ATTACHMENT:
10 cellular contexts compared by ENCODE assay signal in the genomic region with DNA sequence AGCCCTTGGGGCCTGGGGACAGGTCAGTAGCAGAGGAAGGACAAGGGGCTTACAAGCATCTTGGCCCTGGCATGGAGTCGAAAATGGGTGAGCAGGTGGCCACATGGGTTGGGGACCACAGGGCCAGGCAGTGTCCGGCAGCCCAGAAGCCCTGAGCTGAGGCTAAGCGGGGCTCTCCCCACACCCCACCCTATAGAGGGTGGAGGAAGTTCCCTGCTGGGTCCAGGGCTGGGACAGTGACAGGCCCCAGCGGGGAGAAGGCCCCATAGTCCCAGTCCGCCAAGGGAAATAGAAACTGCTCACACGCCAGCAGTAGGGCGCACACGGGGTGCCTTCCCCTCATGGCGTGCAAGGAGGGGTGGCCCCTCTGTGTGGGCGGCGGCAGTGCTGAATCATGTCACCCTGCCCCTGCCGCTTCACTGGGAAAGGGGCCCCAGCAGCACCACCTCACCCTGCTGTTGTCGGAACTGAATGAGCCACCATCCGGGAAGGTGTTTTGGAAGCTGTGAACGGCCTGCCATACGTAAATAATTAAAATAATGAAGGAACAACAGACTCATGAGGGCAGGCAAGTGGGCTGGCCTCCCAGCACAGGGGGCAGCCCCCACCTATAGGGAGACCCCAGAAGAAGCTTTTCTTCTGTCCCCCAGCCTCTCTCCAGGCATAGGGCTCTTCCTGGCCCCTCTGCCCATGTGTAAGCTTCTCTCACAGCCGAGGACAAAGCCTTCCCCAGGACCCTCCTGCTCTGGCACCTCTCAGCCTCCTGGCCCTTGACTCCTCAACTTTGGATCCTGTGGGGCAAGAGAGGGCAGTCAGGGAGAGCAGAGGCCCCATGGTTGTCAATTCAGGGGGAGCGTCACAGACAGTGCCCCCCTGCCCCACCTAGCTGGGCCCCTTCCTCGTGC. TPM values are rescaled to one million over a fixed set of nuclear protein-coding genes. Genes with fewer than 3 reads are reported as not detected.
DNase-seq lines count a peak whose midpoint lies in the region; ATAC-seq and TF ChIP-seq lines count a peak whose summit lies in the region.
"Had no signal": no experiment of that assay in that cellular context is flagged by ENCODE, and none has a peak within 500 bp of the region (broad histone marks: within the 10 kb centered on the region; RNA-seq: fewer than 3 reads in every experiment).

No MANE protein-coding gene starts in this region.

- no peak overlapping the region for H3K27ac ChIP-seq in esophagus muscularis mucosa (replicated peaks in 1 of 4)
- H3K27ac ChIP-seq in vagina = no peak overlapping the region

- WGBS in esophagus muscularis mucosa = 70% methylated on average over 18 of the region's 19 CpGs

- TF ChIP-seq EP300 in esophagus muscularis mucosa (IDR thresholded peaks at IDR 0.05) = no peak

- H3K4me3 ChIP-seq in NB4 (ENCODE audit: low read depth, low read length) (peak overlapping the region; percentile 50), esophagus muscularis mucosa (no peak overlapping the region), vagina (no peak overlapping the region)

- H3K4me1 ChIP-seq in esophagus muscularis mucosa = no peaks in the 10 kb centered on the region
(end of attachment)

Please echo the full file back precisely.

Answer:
10 cellular contexts compared by ENCODE assay signal in the genomic region with DNA sequence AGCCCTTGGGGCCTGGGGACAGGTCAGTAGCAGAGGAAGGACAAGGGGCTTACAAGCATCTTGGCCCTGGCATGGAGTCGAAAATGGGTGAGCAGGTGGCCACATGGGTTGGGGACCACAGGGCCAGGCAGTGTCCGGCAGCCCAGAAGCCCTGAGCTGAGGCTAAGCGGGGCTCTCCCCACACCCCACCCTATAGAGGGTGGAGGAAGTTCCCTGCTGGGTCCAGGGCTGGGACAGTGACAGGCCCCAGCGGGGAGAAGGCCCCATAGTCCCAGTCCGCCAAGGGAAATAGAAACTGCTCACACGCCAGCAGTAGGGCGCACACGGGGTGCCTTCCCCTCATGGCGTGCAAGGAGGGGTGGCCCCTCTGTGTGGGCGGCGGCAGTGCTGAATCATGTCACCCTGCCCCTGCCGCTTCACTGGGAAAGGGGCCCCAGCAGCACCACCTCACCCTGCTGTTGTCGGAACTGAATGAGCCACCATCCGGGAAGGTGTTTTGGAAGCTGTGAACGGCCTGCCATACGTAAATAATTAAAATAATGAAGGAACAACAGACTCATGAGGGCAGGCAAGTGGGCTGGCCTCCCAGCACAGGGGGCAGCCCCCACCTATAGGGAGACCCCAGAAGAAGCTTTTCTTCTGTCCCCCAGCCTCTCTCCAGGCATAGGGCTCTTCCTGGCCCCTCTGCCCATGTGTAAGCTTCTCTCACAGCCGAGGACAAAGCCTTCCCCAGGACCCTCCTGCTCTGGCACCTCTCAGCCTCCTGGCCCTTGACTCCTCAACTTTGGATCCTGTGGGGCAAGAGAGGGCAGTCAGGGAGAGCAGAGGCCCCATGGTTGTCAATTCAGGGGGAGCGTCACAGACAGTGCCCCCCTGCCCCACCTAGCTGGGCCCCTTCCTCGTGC. TPM values are rescaled to one million over a fixed set of nuclear protein-coding genes. Genes with fewer than 3 reads are reported as not detected.
DNase-seq lines count a peak whose midpoint lies in the region; ATAC-seq and TF ChIP-seq lines count a peak whose summit lies in the region.
"Had no signal": no experiment of that assay in that cellular context is flagged by ENCODE, and none has a peak within 500 bp of the region (broad histone marks: within the 10 kb centered on the region; RNA-seq: fewer than 3 reads in every experiment).

No MANE protein-coding gene starts in this region.

- no peak overlapping the region for H3K27ac ChIP-seq in esophagus muscularis mucosa (replicated peaks in 1 of 4)
- H3K27ac ChIP-seq in vagina = no peak overlapping the region

- WGBS in esophagus muscularis mucosa = 70% methylated on average over 18 of the region's 19 CpGs

- TF ChIP-seq EP300 in esophagus muscularis mucosa (IDR thresholded peaks at IDR 0.05) = no peak

- H3K4me3 ChIP-seq in NB4 (ENCODE audit: low read depth, low read length) (peak overlapping the region; percentile 50), esophagus muscularis mucosa (no peak overlapping the region), vagina (no peak overlapping the region)

- H3K4me1 ChIP-seq in esophagus muscularis mucosa = no peaks in the 10 kb centered on the region